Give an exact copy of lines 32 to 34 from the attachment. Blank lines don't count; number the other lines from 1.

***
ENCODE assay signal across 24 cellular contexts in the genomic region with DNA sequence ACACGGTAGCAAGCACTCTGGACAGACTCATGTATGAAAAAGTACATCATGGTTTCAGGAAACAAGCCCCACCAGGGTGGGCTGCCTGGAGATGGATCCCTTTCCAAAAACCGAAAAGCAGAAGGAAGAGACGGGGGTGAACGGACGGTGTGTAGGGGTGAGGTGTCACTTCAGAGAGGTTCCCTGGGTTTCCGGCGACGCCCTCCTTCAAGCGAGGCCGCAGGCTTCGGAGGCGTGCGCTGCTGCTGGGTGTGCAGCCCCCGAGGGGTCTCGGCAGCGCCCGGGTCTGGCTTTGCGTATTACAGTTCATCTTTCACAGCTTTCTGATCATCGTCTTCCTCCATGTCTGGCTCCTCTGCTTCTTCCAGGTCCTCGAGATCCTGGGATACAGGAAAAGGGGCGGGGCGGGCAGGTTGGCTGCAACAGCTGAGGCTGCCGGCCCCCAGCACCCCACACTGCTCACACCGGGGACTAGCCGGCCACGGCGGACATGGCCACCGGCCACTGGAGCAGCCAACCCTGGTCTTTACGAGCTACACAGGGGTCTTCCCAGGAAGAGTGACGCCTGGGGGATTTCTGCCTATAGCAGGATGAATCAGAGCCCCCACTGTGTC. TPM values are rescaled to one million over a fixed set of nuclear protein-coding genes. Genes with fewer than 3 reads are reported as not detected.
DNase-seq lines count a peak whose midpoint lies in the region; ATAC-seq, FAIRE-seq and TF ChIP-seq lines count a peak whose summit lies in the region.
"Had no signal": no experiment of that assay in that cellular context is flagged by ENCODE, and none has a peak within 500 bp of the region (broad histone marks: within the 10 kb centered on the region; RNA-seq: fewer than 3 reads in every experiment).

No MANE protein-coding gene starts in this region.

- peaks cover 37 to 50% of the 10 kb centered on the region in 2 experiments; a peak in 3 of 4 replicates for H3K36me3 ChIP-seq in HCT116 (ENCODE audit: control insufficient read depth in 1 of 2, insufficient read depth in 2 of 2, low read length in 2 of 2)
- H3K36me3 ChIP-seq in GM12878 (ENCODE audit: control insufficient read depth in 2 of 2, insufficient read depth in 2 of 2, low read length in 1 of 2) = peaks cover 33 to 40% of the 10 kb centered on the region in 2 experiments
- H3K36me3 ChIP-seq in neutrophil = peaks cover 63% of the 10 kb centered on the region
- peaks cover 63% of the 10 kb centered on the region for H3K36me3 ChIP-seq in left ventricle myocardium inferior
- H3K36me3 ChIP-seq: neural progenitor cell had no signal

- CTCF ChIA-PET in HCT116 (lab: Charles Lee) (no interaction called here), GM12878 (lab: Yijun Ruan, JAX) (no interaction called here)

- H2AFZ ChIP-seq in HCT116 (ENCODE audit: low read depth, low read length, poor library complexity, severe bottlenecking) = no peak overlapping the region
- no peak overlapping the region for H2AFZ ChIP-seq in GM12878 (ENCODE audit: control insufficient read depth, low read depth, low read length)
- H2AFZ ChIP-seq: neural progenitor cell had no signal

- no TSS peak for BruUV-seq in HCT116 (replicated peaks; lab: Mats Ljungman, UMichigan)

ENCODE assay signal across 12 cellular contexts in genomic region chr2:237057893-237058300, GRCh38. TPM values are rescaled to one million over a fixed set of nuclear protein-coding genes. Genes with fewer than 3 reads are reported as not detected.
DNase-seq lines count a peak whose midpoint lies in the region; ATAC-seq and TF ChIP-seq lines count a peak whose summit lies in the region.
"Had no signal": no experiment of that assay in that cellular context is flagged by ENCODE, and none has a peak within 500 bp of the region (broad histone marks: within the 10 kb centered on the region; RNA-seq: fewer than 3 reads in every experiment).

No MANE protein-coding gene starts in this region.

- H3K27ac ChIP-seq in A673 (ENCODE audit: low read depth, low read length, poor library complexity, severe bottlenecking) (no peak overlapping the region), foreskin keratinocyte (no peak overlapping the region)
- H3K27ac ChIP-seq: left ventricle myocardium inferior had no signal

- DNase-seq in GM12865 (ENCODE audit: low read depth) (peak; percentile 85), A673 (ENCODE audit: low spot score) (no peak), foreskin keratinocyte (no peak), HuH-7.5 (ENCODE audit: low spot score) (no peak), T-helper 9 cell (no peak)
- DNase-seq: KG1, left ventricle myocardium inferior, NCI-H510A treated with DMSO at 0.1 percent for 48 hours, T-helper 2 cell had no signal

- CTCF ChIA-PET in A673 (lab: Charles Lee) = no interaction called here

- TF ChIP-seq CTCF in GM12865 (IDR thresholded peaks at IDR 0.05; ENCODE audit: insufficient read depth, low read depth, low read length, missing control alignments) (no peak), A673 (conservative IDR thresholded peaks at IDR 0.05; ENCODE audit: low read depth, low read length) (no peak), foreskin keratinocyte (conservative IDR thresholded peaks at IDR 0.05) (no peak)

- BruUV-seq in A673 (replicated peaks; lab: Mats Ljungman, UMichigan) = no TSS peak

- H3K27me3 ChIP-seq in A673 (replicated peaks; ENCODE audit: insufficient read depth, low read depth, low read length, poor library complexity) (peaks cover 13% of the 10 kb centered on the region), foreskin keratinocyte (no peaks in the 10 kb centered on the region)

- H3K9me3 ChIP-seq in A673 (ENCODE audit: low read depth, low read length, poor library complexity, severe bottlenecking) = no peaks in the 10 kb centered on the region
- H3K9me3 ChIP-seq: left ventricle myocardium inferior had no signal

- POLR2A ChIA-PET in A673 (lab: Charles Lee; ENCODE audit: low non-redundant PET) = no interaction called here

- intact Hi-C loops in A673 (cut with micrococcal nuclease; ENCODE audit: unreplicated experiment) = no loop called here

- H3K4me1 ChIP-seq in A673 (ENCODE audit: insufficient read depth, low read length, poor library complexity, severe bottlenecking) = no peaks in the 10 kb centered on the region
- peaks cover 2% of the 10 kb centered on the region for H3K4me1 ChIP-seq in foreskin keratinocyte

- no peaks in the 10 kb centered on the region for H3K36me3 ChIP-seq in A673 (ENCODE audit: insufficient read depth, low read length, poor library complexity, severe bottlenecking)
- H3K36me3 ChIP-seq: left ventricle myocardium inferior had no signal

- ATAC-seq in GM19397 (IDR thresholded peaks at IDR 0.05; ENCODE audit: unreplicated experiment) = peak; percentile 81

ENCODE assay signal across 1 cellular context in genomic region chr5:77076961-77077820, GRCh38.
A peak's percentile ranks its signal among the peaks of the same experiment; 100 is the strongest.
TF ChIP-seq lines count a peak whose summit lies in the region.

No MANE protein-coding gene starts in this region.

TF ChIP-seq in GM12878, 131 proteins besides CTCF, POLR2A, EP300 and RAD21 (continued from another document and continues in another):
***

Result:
- peaks cover 2% of the 10 kb centered on the region for H3K4me1 ChIP-seq in foreskin keratinocyte

- no peaks in the 10 kb centered on the region for H3K36me3 ChIP-seq in A673 (ENCODE audit: insufficient read depth, low read length, poor library complexity, severe bottlenecking)
- H3K36me3 ChIP-seq: left ventricle myocardium inferior had no signal